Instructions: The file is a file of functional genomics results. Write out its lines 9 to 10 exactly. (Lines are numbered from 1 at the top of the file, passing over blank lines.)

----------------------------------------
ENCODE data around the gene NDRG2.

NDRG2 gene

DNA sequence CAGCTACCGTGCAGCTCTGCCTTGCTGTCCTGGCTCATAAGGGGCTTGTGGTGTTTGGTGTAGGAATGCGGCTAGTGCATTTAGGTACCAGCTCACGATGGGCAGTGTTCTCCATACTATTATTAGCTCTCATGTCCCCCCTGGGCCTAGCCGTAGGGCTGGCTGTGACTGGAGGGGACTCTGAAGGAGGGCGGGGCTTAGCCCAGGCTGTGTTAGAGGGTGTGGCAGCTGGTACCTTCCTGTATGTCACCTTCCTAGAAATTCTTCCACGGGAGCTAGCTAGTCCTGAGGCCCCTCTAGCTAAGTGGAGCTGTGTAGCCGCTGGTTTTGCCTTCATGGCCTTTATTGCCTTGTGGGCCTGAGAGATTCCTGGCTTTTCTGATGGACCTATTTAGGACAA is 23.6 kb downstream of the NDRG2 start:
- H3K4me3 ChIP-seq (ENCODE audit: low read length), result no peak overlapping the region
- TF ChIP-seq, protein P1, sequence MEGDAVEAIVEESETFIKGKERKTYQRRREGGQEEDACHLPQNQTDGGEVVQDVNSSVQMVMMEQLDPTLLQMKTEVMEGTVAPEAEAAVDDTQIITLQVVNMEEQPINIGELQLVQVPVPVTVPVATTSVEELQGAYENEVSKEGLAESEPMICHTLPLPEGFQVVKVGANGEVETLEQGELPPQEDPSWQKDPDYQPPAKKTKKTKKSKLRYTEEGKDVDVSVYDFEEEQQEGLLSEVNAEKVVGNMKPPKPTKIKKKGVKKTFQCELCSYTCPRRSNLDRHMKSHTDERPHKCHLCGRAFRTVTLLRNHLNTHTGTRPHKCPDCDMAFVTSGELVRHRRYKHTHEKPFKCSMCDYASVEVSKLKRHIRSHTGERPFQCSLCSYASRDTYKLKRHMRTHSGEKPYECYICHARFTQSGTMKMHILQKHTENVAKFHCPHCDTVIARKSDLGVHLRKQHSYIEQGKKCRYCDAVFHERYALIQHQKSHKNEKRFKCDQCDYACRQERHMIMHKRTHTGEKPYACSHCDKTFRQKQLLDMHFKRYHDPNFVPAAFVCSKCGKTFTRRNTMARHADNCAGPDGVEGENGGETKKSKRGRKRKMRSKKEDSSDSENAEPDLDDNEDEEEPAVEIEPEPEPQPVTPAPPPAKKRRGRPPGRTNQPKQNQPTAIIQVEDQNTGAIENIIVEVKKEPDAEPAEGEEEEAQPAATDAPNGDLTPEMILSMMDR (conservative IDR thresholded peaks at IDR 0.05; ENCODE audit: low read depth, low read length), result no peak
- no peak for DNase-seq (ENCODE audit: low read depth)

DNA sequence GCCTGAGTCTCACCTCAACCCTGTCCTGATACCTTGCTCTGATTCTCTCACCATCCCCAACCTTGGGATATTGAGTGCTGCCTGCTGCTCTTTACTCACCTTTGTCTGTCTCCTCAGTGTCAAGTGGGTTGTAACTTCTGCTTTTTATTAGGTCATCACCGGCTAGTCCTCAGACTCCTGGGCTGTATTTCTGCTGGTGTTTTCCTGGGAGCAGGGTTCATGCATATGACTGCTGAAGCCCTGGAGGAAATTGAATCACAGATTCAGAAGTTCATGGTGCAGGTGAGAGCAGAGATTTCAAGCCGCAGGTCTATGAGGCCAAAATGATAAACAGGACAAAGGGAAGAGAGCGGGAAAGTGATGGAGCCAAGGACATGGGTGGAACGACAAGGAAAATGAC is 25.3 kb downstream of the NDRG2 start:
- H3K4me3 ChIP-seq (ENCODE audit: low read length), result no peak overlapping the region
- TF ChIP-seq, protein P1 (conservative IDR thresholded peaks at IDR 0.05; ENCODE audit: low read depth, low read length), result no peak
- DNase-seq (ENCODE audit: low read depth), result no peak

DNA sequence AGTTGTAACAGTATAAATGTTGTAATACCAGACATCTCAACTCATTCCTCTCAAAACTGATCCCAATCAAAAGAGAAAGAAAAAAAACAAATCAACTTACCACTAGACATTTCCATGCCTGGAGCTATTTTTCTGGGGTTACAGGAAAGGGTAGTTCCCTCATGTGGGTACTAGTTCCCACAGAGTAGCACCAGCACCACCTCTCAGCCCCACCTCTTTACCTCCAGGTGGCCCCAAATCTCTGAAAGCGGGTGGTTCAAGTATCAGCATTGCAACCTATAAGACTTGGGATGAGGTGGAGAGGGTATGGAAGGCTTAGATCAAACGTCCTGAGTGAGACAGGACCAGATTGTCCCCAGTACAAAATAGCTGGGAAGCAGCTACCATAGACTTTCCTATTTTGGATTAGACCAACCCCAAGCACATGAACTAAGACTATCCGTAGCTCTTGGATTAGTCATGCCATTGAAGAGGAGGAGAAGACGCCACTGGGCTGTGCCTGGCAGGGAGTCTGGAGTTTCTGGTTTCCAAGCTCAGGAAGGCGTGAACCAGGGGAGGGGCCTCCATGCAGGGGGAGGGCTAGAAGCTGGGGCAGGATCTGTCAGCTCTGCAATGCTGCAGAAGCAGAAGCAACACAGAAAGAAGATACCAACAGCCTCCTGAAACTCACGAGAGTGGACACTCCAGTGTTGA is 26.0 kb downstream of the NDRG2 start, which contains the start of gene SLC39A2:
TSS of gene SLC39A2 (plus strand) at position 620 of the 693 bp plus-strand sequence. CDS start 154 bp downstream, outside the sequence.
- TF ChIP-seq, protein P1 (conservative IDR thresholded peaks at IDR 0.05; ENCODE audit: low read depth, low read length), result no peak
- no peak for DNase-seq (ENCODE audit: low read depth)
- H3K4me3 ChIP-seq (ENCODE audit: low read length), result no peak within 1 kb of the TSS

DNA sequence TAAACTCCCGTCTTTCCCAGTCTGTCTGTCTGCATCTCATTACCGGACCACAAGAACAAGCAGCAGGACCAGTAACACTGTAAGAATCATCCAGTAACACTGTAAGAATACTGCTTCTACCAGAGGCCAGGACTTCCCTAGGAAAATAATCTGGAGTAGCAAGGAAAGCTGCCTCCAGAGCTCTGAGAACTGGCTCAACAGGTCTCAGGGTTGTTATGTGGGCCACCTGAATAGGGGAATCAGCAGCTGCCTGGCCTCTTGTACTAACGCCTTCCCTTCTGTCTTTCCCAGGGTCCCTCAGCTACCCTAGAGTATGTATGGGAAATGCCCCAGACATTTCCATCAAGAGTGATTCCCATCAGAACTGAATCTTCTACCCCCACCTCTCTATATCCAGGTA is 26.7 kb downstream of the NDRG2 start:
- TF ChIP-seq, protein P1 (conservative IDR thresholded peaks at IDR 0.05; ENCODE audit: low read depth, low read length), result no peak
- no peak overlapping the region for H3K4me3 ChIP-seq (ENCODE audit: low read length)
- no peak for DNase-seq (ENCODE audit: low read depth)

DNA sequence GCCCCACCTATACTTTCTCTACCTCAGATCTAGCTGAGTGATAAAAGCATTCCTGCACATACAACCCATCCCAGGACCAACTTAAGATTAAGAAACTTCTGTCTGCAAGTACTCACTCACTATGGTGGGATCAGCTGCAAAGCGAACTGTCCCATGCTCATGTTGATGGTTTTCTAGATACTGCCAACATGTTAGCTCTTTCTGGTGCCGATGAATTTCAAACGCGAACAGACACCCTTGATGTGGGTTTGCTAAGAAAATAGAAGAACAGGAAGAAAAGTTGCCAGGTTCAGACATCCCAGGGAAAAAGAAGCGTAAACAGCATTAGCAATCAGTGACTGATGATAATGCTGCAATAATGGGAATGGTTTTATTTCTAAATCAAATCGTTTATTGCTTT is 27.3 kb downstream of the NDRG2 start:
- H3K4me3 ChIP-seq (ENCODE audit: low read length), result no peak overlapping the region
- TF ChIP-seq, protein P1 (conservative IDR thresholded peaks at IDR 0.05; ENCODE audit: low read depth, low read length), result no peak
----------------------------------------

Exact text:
- TF ChIP-seq, protein P1 (conservative IDR thresholded peaks at IDR 0.05; ENCODE audit: low read depth, low read length), result no peak
- DNase-seq (ENCODE audit: low read depth), result no peak